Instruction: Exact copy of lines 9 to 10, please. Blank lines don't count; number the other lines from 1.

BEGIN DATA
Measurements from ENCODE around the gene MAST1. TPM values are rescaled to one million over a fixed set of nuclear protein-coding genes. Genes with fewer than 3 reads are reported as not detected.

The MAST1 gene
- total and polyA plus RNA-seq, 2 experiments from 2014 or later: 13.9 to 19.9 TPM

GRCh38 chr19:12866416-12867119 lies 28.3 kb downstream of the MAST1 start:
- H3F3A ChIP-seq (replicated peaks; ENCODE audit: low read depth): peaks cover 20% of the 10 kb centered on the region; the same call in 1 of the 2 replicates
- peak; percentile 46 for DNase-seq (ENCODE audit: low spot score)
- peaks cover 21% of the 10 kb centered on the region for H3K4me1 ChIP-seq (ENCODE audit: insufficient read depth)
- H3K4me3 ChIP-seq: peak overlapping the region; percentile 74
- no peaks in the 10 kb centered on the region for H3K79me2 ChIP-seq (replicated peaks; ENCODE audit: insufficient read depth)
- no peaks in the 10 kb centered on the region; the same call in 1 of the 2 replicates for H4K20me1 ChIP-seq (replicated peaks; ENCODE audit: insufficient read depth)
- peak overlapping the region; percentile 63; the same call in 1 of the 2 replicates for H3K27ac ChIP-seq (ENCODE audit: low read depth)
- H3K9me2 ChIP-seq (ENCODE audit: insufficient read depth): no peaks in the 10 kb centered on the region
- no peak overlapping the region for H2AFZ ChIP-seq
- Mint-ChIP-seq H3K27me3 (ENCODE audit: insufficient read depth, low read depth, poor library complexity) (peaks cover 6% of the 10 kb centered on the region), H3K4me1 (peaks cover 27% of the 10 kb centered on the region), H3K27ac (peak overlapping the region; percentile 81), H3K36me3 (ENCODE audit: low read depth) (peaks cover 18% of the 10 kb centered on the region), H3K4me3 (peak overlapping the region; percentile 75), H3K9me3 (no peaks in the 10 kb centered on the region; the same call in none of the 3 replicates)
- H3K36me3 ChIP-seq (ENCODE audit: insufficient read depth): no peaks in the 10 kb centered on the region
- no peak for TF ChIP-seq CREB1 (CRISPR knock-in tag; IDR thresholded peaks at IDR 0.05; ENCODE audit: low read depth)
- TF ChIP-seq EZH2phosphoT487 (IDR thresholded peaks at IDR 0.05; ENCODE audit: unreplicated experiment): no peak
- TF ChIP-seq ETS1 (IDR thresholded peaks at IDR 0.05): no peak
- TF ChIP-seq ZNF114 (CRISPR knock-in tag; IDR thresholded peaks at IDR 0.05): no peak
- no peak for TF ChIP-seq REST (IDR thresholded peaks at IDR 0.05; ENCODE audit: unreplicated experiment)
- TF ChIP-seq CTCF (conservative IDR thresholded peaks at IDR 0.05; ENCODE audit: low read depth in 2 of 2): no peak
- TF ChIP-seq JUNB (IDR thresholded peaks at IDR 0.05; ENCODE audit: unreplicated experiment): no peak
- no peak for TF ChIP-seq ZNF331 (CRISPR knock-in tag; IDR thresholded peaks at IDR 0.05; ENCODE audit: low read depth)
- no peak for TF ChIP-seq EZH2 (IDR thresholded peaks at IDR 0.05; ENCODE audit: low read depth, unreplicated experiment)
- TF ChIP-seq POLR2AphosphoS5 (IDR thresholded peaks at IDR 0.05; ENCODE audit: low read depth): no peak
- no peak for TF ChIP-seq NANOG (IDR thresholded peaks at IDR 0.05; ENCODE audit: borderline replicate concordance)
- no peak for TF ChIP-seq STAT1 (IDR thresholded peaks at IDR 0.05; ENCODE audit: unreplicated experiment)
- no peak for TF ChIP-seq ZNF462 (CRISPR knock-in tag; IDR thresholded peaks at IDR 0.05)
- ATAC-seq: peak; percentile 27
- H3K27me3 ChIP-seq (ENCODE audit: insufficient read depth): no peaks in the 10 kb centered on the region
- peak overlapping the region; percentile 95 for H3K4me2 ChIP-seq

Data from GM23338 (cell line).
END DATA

- no peaks in the 10 kb centered on the region for H3K79me2 ChIP-seq (replicated peaks; ENCODE audit: insufficient read depth)
- no peaks in the 10 kb centered on the region; the same call in 1 of the 2 replicates for H4K20me1 ChIP-seq (replicated peaks; ENCODE audit: insufficient read depth)